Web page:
Also among those honored by the Legacy Society are donors like Dr. Kelley Wood, a veteran of the U.S. Army who earned his bachelor’s degree at Antioch New England, and then a master’s degree in business administration, class of ‘99. When Wood passed away in 2021, he chose to remember Antioch in his estate plans.
Dr. Sandra Meggert (known as Sandi) was an influential and well-loved faculty member in Antioch University Seattle’s MA in Clinical Mental Health Counseling Program. When she passed away in 2016, she included in her estate funding for a new scholarship to be established in her name, supporting Black, Indigenous, and people of color students in the counseling programs where she taught. The Sandra Meggert Scholarship was established with the aim of opening the door to prospective counselors from underrepresented backgrounds for whom the high cost of education is prohibitive.
Shaping Antioch’s Future
“Legacy giving is, by all accounts, one of the ultimate forms of generosity,” says Bill Groves, Chancellor of Antioch University. “Since our inception 170 years ago, Antioch University has been fortunate to receive generous gifts from thousands of our alumni and friends who believe in our mission to educate students to dedicate their lives and use their careers to advance social justice, racial justice, environmental justice, and democracy.”
Legacy contributions have a broad, far-reaching impact. In addition to student scholarships, the gifts support faculty fellowships and research initiatives, innovative teaching and learning spaces, and the technology upgrades needed to stay current. Contributions not only help to ensure the future of Antioch University, but they also give members the opportunity to help shape what that future looks like through the programs and actions they choose to support or endow.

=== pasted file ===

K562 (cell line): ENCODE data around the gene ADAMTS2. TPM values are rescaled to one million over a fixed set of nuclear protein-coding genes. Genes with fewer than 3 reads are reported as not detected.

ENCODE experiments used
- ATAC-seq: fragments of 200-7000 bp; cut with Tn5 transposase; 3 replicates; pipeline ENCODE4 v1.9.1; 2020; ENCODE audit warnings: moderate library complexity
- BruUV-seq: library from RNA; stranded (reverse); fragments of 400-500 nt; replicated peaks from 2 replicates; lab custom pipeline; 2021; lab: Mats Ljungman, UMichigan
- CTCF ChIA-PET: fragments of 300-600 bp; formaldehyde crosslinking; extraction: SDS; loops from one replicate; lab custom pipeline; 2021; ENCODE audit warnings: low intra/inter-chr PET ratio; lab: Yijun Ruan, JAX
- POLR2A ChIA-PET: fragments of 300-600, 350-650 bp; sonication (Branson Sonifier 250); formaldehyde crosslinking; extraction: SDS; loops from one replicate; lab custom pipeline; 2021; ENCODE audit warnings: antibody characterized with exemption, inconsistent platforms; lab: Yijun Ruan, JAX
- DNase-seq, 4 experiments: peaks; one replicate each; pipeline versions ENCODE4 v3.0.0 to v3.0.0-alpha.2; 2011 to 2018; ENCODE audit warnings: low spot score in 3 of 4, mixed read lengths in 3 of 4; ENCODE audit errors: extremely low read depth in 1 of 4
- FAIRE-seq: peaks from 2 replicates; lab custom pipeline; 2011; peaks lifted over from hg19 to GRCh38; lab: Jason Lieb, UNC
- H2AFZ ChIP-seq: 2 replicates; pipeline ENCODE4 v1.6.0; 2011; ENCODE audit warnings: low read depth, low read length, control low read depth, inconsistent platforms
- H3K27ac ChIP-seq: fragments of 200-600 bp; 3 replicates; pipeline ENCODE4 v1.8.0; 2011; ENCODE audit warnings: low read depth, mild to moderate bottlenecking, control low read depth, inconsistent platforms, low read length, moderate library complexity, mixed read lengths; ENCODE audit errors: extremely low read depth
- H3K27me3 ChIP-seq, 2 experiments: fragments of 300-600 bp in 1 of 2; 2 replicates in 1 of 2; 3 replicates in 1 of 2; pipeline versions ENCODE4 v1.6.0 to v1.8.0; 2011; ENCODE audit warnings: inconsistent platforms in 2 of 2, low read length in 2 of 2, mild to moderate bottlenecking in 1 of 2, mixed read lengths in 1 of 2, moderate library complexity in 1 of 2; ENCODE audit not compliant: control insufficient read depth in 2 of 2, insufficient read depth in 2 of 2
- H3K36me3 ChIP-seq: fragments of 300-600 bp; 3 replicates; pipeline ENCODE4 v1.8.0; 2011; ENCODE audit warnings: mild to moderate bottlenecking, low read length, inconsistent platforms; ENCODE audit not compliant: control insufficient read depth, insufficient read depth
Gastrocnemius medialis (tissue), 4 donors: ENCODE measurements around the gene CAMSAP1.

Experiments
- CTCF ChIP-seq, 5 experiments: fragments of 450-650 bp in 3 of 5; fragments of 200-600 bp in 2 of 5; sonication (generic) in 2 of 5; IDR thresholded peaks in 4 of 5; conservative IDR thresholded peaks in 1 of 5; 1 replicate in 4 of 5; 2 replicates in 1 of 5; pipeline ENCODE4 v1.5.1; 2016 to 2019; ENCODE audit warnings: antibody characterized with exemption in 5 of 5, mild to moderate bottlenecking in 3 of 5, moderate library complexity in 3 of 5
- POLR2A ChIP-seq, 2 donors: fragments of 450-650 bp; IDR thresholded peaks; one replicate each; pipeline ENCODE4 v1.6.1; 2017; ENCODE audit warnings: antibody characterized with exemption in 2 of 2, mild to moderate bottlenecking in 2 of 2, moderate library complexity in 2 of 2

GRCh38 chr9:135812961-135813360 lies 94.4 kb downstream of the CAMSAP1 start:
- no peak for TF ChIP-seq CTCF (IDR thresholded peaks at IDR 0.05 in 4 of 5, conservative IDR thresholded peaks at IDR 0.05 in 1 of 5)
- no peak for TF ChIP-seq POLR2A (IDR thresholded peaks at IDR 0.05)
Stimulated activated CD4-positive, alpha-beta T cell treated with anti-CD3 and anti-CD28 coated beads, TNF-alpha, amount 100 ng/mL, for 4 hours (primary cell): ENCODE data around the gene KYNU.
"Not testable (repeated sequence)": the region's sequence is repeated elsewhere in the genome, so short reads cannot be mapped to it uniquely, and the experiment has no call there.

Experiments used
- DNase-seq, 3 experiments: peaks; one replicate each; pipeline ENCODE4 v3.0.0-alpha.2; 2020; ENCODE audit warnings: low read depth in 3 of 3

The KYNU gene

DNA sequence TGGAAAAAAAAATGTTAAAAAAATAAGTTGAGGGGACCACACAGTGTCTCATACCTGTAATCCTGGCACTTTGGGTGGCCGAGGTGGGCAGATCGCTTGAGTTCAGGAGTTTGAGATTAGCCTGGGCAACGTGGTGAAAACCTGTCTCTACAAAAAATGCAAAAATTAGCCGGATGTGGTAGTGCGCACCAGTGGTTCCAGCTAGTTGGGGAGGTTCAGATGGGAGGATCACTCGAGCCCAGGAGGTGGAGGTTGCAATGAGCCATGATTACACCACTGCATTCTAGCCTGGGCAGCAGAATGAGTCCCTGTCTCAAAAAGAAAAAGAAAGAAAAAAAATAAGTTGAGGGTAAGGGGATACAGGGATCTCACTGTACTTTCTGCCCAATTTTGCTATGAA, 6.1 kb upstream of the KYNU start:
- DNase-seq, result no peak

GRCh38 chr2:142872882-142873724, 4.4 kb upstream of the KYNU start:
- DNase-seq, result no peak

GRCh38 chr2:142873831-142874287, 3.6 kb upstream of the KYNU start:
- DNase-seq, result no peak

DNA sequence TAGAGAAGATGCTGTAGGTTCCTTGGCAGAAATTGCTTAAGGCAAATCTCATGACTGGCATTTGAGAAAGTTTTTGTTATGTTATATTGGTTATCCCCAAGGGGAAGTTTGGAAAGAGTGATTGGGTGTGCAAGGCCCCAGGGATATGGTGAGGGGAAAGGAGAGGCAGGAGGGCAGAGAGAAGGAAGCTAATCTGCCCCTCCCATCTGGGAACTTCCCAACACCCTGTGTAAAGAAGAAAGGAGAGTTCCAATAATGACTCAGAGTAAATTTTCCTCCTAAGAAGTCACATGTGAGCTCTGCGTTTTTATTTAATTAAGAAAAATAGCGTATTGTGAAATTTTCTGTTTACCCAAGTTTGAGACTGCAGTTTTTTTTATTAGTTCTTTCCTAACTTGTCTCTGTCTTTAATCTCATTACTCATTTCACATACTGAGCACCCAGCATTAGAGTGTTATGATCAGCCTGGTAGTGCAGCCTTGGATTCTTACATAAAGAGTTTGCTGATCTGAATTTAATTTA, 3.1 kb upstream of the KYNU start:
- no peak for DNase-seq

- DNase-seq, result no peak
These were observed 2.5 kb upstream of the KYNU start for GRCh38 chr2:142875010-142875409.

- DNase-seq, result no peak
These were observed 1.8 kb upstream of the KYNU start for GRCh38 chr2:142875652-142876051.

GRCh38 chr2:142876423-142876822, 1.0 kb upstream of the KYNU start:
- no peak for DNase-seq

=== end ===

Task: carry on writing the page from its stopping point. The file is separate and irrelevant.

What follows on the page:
In addition to recognition as Legacy Society members in the University’s Honor Roll of Donors, membership benefits in the Legacy Society will include invitations to special events, the goal of which will be to celebrate donors and their families and to further build and develop the Antioch spirit that has benefitted so many in their education and career journeys.
Antioch’s Director of Institutional Advancement, Laura Andrews, who is spearheading the Legacy Society initiative, feels gratified by the response. “We have quite a number of alumni who really valued their Antioch experience,” she says. “I hear time and again that the experience was life changing – that ever since their graduation, they have been giving to Antioch as a way of showing support. Some of our graduates have only started to donate recently, but other alumni have given for 30, 40, and even 50 years. The inclusion of Antioch in their estate plans continues this support. It will most likely be the biggest gift to Antioch they give, and paves the way for future students to attend Antioch.”